Step up to save the elephants
It beggars belief. Per capita, New Zealanders are among the world’s worst offenders for ivory imports. Jane Goodall is asking us to stop. Jamie Joseph met her in Auckland.
Jane Goodall visited New Zealand this month as part of her 80th birthday world tour, a celebration of sell out shows and standing ovations. Arguably the most recognised living scientist and conservationist; she is supported by millions of people around the globe who see her as an oracle for the future and an inspiration for all.
In 1986, at a conference that brought into view the mass destruction of natural habitats by humans, and the decimation of animal populations, the dreamer who had become a scientist came to the realisation that she could no longer go back to her quiet life with the chimpanzees in Tanzania’s Gombe Forest. She decided to confront the world face to face, and so she became an activist and began travelling throughout the world, challenging everyone she meets to be caretakers of the planet.
And now, with the African poaching crisis at its worst ever, with an elephant killed every 15 minutes, Jane Goodall is calling on New Zealanders to play their role in saving the elephants from looming extinction.
Her visit this month is timely because a petition has just been lodged with the New Zealand Government requesting a ban on all ivory trade. Spearheaded by Auckland teacher Virginia Woolf, and supported by environmental policy analyst Fiona Gordon, the report states that on a per capita basis for ivory carving imports from 2009 to 2012, New Zealand easily tops the United States, the world’s second largest consumer of ivory after China.
New Jersey and New York were neck and neck this month in the race to be the first U.S. states to ban ivory, and last month in Hong Kong officials began destroying a stockpile of nearly 30 tonnes of ivory seized from smugglers.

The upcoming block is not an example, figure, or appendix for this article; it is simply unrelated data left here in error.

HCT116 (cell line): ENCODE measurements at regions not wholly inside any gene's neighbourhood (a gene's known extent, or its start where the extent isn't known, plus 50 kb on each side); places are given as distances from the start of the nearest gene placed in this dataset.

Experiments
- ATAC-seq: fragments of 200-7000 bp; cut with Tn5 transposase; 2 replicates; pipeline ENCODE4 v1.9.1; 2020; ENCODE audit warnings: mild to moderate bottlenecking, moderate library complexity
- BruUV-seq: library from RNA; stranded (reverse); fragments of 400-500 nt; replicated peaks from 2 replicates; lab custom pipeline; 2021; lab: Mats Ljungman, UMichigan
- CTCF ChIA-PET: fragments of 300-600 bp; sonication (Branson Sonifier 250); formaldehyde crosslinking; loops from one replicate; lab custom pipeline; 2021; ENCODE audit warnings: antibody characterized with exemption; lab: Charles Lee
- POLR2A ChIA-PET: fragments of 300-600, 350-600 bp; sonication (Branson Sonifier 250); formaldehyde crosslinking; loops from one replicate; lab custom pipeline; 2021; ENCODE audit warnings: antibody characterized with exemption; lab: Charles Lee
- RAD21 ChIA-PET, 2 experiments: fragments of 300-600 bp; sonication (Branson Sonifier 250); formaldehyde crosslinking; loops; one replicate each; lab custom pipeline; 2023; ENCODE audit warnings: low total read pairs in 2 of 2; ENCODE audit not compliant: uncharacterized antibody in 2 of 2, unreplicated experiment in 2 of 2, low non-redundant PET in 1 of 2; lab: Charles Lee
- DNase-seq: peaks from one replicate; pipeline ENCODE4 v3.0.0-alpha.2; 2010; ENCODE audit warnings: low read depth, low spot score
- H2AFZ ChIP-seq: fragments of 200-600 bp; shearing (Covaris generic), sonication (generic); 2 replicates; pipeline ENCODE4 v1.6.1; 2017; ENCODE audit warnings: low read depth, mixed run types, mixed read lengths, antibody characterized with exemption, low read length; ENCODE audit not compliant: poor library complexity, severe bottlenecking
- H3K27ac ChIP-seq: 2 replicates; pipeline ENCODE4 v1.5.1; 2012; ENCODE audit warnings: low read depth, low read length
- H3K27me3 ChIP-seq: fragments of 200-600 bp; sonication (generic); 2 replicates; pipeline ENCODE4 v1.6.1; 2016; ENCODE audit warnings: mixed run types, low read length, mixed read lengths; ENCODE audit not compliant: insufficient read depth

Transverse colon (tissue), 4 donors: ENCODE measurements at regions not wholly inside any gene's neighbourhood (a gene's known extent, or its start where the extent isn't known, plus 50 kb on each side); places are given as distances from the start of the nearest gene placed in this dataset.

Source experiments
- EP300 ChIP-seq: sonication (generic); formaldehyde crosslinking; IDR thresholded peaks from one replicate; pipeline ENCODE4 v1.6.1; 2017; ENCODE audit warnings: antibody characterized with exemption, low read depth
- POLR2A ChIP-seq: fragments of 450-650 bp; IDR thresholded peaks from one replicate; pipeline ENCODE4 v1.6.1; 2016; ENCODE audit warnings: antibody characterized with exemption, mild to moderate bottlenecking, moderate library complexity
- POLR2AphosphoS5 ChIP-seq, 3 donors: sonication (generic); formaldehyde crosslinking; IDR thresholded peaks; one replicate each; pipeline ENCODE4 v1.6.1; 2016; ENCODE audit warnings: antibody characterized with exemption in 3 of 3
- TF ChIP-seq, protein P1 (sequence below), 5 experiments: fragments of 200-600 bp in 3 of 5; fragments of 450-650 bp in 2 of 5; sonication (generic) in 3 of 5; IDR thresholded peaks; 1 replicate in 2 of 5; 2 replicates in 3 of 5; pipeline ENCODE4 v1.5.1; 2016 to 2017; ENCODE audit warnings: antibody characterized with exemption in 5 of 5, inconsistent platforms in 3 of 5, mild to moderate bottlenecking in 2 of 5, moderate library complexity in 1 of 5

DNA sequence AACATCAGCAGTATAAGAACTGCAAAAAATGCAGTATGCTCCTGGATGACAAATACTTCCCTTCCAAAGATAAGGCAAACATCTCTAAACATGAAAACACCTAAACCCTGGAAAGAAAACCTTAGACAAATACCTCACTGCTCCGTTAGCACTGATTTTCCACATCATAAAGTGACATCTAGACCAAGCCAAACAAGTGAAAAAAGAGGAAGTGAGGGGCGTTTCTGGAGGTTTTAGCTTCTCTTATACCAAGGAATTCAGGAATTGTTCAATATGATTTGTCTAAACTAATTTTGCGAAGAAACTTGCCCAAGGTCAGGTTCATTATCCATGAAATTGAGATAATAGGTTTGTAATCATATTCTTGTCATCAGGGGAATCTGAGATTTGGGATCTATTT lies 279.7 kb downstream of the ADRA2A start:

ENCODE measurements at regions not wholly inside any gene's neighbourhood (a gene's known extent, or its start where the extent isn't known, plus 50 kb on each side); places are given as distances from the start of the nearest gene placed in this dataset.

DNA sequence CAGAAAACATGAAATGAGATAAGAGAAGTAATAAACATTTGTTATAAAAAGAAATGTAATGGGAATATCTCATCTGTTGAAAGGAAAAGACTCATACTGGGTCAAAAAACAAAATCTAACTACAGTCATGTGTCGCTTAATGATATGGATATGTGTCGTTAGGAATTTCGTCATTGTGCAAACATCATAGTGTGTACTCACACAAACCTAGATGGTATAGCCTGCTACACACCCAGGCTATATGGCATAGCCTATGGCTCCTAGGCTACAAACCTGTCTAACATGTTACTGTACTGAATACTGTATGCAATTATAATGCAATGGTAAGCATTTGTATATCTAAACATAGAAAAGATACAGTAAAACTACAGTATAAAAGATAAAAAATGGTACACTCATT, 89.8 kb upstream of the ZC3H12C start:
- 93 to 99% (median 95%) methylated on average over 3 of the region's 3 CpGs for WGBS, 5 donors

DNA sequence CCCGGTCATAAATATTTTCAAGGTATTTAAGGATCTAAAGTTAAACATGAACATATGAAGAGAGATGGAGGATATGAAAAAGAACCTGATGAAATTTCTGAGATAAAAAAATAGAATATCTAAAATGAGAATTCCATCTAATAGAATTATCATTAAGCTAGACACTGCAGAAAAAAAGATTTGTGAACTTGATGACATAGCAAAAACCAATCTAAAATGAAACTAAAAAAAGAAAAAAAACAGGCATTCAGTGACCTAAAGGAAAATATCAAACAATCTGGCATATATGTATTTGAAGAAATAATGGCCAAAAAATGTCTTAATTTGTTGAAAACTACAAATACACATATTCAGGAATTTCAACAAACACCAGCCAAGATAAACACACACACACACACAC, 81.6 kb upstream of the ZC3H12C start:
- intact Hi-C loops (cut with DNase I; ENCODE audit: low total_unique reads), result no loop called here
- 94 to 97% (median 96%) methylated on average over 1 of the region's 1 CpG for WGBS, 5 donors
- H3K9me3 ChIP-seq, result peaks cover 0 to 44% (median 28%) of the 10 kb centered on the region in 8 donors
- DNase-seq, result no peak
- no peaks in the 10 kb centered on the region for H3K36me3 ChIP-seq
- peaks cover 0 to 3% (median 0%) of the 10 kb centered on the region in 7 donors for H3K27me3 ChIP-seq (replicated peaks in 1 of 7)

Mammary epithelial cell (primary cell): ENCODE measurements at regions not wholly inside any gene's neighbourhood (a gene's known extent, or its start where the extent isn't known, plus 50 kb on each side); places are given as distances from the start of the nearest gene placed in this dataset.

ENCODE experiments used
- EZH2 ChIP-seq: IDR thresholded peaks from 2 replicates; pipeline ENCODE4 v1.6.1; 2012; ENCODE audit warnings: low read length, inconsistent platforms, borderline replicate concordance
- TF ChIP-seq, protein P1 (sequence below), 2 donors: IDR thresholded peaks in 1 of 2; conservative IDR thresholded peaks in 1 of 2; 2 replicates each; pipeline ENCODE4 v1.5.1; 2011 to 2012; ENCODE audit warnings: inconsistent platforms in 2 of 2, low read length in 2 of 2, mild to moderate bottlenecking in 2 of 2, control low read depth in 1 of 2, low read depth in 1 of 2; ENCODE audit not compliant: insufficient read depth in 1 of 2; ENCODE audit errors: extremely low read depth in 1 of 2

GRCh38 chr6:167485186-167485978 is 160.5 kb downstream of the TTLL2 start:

“Elephants suffer and they feel pain, and they have long term supportive bonds between family members,” says Goodall. “So it’s not just a species facing extinction, its massive individual suffering.”
New Zealand’s role in the trade of ivory makes the country complicit in this crisis, and the petition is calling on the government to strengthen laws and fix loopholes that are encouraging illicit trade. Elephants are continually put at risk by the prospect of a sanctioned sale of ivory whether in conventional auction houses such as Webbs Auction House in Auckland, or via internet trading sites such as Trademe.
“Every ivory bracelet, pendant or trinket represents a dead elephant,” says Goodall. “The problem is that as long as there are loopholes for selling ivory legally, the illegal trade will continue. A total ban on the sale of ivory is the only way forward. Social media can amplify the message and put pressure on your government, and ultimately it is up to us to give a voice to the voiceless.”
Every day is a bad day for elephants, but this month especially people around the world are mourning the death of Satao, Kenya’s legendary tusker, and one of the few remaining elephants whose tusks were so big they almost touched the ground. With so much death around him the mighty Satao knew the poachers were after his tusks, and he had taken to awkwardly zig zagging between bushes, burying his tusks into each bush, sniffing the air for poachers before moving on.
For the past 18 months Kenya Wildlife Services and Tsavo Trust jointly monitored Satao’s movements using aerial reconnaissance and deploying ground personnel in his home range. But with resources stretched to the limit, by the time they got to Satao his face had already been hacked off.
“There is that saying: ‘we haven’t inherited the planet from our parents, we borrowed it from our children’,” says Goodall. “But borrow means you plan to pay back, and we’ve been stealing. And that is why I am working so hard with youth to create a critical mass of young people empowered to be guardians of our natural world. They are my hope for the future.”